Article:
And while the English term fey is specific to Europe, the idea behind is far from unique. The notion of elusive magical creatures, usually small in size, who range from beneficial to prankish to sinister, is global.

Fey-like creatures appear in mythologies around the world, from Iceland’s elves, the duende of Spain and Portugal (and their New World colonies), the mogwai of China, the alux of the Yucatan, the jogah of the Iroquois, the Menehune of Hawaii, the Peri of Persian mythology and even the Zâne of ancient Rome, to name just a few.

So, what makes a fey a fey? Well, when most people think of a fey creature the term is generally taken to mean small or tiny creatures which have a mostly human-like appearance and possess magical powers used most commonly either to help or play tricks on humans.

But even restricting ourselves to European folklore, the possibilities go far beyond that. Sirens, banshees, goblins, leprechauns, and even trolls have all fallen under the term fey in folklore, as well as many less-familiar creatures. The motives and methods of the fey have been just as varied in the stories told about them.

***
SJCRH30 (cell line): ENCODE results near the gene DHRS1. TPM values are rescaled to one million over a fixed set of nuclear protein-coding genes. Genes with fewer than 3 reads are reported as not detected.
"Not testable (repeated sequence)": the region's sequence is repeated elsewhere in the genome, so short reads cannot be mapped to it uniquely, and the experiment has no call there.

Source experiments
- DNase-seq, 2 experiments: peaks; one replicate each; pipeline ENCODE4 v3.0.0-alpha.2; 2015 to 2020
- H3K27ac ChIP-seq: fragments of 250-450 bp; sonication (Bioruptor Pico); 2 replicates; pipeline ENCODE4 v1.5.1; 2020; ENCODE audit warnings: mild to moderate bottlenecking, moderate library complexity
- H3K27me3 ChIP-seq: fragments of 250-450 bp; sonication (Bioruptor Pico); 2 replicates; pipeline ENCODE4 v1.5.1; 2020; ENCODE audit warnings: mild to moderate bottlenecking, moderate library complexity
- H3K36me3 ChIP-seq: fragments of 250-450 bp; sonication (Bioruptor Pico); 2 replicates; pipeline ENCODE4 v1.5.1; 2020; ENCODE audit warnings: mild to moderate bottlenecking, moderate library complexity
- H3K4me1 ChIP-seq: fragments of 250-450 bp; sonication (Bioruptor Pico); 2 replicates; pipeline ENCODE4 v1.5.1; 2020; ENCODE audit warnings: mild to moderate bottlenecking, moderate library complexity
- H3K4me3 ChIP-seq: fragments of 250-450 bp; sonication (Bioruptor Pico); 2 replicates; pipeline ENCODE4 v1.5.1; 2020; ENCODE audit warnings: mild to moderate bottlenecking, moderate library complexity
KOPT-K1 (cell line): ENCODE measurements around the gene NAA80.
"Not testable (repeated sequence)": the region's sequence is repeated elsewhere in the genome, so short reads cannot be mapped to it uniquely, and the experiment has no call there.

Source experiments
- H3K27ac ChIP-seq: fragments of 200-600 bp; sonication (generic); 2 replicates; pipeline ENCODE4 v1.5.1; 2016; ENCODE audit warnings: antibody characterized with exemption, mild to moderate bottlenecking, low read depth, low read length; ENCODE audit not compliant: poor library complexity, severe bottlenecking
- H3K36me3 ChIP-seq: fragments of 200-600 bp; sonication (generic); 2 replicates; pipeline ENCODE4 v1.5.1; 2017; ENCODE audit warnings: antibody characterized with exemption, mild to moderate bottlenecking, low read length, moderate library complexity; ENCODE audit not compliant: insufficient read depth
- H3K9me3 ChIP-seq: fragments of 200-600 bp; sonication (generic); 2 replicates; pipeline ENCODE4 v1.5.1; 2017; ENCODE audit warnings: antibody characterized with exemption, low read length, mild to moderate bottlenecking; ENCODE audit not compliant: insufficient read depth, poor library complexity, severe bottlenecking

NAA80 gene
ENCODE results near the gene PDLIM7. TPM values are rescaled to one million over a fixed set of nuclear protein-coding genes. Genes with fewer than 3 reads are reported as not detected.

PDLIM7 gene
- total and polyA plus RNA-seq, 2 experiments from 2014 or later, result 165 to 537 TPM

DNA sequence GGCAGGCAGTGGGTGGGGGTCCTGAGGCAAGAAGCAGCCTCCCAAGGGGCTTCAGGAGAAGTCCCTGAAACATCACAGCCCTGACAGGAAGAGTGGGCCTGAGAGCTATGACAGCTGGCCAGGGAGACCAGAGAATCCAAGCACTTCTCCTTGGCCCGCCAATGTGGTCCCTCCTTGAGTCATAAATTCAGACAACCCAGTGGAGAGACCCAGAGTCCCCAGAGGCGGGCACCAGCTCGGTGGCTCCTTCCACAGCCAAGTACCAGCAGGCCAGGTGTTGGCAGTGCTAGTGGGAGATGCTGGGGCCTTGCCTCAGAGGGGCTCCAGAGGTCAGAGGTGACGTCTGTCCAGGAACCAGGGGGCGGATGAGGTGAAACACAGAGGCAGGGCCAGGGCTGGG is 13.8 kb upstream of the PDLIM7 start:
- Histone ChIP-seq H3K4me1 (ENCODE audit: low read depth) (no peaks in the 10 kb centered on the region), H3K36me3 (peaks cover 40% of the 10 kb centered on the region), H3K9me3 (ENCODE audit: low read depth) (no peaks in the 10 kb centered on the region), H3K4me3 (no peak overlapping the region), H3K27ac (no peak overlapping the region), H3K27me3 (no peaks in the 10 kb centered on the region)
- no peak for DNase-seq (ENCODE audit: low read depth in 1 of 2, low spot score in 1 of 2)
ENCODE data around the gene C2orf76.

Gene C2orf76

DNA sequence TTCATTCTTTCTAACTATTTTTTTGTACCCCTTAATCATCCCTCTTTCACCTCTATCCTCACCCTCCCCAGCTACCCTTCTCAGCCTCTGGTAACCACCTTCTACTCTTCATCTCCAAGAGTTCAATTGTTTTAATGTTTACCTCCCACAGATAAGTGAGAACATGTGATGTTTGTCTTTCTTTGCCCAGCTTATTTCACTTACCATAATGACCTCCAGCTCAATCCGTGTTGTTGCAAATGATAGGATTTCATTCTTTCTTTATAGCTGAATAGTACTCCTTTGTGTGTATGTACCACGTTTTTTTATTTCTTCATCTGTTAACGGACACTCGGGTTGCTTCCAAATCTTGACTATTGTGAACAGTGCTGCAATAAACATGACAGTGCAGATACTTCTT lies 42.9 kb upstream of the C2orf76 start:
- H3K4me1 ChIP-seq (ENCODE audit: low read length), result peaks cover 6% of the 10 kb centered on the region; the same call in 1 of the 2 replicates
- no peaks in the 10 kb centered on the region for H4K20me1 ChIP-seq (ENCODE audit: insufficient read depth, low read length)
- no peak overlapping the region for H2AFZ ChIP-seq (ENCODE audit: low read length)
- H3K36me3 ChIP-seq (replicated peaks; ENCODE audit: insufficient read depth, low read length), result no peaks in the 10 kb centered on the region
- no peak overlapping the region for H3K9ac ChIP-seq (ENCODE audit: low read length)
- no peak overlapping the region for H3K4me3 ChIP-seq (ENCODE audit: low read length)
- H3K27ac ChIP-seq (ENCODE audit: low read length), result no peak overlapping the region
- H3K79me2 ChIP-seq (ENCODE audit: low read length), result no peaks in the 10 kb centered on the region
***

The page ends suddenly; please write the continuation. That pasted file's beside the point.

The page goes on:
The fey have been said to bring good luck, cause disease, kidnap children, do housework or other chores for the needy, cause milk to spoil or crops to fail, lead lost travelers to safety, and lead wanderers astray. They’ve been described as everything from tiny enough to sit on a thimble to roughly man-sized or even larger, and everything from beautiful to horrifying in appearance.

Fey 5e FAQ

Are Fey good or evil?

Yes. Fey come in a range of alignments, though many tend toward chaotic neutral due to their free-spirited nature. Some fey, such as sprites, lean heavily toward good, while others like redcaps or meenlocks are unquestionably evil. But bear in mind even more neutral fey are mischievous by nature and often visit minor inconveniences on others as a prank – though how mean-spirited the pranks become depends largely on the target’s reactions.